“You didn’t play anything worth a damn.” This was my first lesson from master drummer Michael Carvin. His instructions were simple: Play a drum solo. What I played was loud, fast, and meaningless. What I did not play was the first lesson of many that Mr. Carvin taught me. He was absolutely right, and I knew it as soon as I heard his stoic reaction to what I had played.
“If you don’t respect yourself, why should you expect others to respect you”? I happened to be wearing a wrinkled polo shirt on the day of our third lesson. I was indifferent to the fact that my shirt was wrinkled at the time, but I left the lesson that afternoon with a fresh sense of how my appearance reflected my self-respect. The shirt had sparked an hour-long discussion about professional attitude and comportment. There were lessons when I would not pick up a drumstick, yet everything we discussed was related to being a successful drummer. Even though I had not played a single note, I would emerge from those lessons an improved, more confident musician and person. It was clear that Mr. Carvin was as much of a force intellectually, socially, and philosophically as he was behind the drumset.
“I’m not here to teach you how to play the drums. I’m here to introduce you to yourself.” Each lesson was crafted with a specific purpose, but the overarching theme was self-discovery. I was able to distance myself from being an imitative casting of a drummer with each successive week. My breakthrough moment occurred during a lesson when I was assigned to play a drum solo referencing a painting that I had seen the previous day. Mr. Carvin’s encouraging reaction to it was the first hint that I was finding my own voice as a drummer, and his enthusiasm was absolutely sincere. He would sometimes be moved to tears waxing passionately about not only music, but life in general, for he believed that his purpose as a teacher was to prepare each of his students, in every respect, to be successful drummers.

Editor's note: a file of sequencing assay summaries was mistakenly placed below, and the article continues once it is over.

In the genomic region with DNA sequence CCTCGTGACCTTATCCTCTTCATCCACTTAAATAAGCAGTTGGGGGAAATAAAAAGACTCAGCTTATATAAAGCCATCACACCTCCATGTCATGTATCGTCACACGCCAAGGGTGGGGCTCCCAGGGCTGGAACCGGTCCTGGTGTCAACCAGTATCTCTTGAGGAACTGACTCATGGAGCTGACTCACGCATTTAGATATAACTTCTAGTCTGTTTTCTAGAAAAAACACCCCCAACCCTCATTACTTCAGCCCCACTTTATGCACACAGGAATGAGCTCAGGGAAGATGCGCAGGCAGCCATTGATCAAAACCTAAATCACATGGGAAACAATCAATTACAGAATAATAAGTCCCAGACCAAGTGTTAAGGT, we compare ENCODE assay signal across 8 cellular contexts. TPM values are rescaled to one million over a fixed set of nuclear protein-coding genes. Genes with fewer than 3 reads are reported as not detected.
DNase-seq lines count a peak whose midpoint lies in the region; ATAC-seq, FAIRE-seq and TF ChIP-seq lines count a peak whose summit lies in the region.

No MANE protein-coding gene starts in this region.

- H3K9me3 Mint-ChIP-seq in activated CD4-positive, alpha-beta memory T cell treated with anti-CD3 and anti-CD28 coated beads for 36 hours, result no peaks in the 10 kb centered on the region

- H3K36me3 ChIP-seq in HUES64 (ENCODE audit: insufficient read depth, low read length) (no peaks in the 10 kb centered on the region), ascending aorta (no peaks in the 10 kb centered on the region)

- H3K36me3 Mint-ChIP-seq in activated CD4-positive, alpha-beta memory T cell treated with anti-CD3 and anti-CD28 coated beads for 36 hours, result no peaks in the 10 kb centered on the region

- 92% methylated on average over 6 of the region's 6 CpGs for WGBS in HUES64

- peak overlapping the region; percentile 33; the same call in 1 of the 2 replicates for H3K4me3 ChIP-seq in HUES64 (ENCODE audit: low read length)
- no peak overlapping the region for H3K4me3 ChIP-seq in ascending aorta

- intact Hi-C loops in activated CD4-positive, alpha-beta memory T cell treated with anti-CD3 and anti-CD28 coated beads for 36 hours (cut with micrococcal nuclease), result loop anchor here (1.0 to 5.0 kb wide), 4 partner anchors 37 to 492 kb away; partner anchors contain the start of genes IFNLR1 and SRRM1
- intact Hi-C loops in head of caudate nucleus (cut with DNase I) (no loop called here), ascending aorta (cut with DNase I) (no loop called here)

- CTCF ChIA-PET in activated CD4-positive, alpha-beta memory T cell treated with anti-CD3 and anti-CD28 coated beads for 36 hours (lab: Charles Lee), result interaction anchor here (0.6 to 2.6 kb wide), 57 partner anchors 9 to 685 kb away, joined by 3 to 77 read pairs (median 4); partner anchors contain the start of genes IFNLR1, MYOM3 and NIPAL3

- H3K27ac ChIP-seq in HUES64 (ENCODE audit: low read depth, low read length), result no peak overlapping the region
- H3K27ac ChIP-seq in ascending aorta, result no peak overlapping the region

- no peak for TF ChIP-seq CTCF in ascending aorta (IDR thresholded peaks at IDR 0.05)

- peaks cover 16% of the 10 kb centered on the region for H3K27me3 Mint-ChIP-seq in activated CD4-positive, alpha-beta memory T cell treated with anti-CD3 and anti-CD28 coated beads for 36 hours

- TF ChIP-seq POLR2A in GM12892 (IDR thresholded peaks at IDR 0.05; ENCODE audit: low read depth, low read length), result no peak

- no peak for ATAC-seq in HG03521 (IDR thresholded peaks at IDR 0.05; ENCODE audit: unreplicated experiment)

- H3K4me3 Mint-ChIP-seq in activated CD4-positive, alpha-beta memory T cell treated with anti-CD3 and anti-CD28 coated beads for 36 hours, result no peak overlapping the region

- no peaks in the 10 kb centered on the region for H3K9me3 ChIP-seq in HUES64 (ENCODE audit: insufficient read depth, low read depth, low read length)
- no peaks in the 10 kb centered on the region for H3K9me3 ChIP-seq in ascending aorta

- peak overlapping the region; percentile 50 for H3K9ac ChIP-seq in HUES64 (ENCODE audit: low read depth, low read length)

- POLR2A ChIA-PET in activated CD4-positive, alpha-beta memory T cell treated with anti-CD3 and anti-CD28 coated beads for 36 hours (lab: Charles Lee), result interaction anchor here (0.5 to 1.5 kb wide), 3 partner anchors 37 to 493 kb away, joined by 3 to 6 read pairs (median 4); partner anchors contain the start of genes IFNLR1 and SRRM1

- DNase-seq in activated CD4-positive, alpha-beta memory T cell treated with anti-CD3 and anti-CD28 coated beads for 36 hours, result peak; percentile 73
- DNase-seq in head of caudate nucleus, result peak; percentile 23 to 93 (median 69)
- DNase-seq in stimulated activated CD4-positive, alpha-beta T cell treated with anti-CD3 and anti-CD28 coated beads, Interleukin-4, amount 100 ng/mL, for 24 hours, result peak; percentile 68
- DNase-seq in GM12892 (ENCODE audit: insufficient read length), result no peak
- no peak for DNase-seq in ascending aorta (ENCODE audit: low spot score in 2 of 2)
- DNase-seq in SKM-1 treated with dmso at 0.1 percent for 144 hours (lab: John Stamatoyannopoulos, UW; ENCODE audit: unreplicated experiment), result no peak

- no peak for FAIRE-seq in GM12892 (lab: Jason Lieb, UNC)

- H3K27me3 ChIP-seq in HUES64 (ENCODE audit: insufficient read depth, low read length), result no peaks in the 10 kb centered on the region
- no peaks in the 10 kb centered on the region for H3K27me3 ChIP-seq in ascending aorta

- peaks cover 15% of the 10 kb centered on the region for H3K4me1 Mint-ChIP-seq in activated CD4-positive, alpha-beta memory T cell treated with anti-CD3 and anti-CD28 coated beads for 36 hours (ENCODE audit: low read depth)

“These drums will take you around the world and never ask for anything in return.” While I have yet to perform around the world (I’m pretty sure that touring the U.S. and Canada does not qualify), I am absolutely grateful for all of my past musical experiences. Currently, I play in the rock ’n’ roll outfit Lily & the Parlour Tricks, a modern take on harmony-driven American pop music from the ’60s. The band is aptly named: Lily is the brain behind the operation, writing all of the songs and vocal harmonies. All of the arranging is done as a full band, however; her instructions for the drum parts can be summed up with phrases like “less jungle, more country,” which define explicitly what she wants, without limiting my creativity.
We had the fortunate opportunity to record our debut EP at Daptone Studios in Brooklyn. The recording was done live, directly to 8-track tape (which meant that there were only two microphones recording the drums), and mixed without any digital interference. It was an absolute joy to record in such a relaxed and warm environment, and we could not be happier with the result. I look forward, with much anticipation, to discovering what will lie ahead for us as a band. And it is with great humility that I add my share to the expansive musical fabric woven by each great drummer who has preceded me.
For more on Terry Moore and Lily & the Parlour Tricks, go to www.lilyandtheparlourtricks.com.